What you can learn from getting stuck in the mud...

life stories stories from the journey story as the map Dec 23, 2023

I've often found that the things truly worth experiencing challenge you to see if you are really committed. That happened to us in my last week in Africa, on the way to Mana Pools -- a UNESCO Heritage site which is a haven to all kinds of wild animals. 

Mana Pools is in the north of Zimbabwe on the Zambezi River bordering Zambia. Driving there felt like being in an off-road rally. Not only were there plenty of trucks taking up a road that varied in size from two lanes to less than one, but also road edges that appeared as if termites had carried them off and potholes so big you could lose a small car in them.

In the end, it was all worth it, arriving to our lodge at the banks of the Zambezi and taking in elephants and hippos grazing. Seeing elephants in their natural habitat has been on the list for me for some time. They are such majestic -- and huge! -- creatures, moving delicately without a sound. We went out every sunrise and sunset looking for what nature offered us.

PICTURE 1: The view from our lodge on the Zambezi. PICTURE 2: What a wonder to see the majesty of elephants. Such an enormous animal and SO quiet! PICTURE 3: Small car can't do what the big truck can do. Even this pushing team couldn't shift it! PICTURE 4: Intrepid road warriors at the stuck moment. PICTURE 5: Reward on the final morning -- lions!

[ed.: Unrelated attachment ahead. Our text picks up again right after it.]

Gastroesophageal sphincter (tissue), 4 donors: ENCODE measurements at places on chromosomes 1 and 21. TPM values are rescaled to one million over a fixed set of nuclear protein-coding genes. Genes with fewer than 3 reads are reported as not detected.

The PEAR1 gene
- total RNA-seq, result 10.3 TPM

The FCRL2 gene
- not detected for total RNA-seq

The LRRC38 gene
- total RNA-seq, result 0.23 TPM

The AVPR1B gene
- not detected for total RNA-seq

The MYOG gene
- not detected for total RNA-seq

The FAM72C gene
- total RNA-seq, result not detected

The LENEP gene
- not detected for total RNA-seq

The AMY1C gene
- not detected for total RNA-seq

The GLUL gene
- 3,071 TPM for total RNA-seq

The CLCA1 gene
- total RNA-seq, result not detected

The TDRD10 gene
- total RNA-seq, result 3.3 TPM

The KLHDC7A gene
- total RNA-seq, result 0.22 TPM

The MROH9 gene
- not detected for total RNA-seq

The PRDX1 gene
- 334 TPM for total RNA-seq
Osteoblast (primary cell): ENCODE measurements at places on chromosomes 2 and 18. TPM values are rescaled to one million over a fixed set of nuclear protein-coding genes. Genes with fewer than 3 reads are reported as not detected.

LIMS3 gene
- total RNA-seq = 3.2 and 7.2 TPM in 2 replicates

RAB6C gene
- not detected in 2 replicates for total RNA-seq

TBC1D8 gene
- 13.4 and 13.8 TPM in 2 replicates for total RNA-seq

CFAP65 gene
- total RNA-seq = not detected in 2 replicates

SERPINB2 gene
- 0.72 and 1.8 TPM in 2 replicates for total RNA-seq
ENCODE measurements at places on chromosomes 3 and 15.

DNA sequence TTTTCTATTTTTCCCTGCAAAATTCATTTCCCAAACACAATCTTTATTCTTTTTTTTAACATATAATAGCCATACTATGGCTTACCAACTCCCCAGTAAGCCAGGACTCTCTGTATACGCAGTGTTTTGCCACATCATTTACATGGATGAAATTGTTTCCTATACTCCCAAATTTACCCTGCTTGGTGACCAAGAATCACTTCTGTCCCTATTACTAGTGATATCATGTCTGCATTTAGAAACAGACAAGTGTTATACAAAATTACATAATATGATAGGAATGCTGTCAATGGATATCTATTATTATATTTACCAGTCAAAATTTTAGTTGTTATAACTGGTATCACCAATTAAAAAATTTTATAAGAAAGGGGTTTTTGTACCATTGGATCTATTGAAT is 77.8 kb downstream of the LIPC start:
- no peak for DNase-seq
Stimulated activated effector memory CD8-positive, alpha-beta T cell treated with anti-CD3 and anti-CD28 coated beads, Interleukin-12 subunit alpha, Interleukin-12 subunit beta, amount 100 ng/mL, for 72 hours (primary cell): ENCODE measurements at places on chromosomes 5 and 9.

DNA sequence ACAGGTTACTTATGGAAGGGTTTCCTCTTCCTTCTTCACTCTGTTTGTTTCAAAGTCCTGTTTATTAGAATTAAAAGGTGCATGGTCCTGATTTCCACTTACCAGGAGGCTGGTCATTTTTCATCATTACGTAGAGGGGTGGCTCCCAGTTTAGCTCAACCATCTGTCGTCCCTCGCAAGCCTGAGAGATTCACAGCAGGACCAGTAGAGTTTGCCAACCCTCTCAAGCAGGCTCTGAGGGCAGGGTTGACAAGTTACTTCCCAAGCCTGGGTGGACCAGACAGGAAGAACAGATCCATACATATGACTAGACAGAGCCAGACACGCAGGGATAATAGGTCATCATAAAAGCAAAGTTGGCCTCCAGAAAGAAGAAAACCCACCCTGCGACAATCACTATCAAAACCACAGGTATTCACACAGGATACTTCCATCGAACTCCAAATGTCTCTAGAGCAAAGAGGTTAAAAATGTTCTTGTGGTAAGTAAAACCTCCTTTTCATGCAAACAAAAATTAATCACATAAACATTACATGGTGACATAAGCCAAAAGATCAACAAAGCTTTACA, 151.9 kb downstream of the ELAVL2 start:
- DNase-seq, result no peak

But here's the story I want to share with you -- a real metaphor for the kind of work I do around participatory process.

Eleven of us travelled in one Toyota truck and a small Nissan car. Some of us had been there many times and many of us were there for the first time. The tracks through Mana Pools offered a wide mix of ruts, potholes and mud, making driving there sometimes a real adrenaline experience.

The truck took the lead, easily navigating every part of the road, even the muddy bits. The the car followed along behind.

Even though we made a valiant and confident effort to drive straight through the bog on the second day, all of a sudden we were stuck. Even pushing didn't budge the car. The wheels were just aimlessly spinning. We needed help.

The truck tried to help us out of the mud, but when they pulled out what they had, we found out it was a rope borrowed from the local thatcher. It broke immediately. The truck was forced to go off and ask for help elsewhere.

They returned with a proper tow rope and the car was free within minutes.

The moral of this story? 

  • Our little Nissan was plucky -- longing to be a big truck -- but sometimes, simply plunging in is not the best thing. It is like learning a new skill and then immediately trying it out in front of a challenging audience with no prior experience. Oops!
  • That makes it all the more valuable to not go it alone. Having a buddy along means you have more resources and can get yourself unstuck more easily, especially if you remember to ask for help.
  • And when you DO get stuck -- because life will always offer challenges -- having someone to turn to who has had more experience-- or even different experience -- is a real gift. In fact the seasoned practitioner brings the gift of experience and the beginner brings a fresh perspective. Together we can see more, do more and be more.

A big THANK YOU to all the people of Kufunda Village and especially Maaianne Knuth for her vision, courage and commitment to learning in all its forms. And to all my brilliant travel and practice companions!

Isn't it time to have a brilliant ally on your side?

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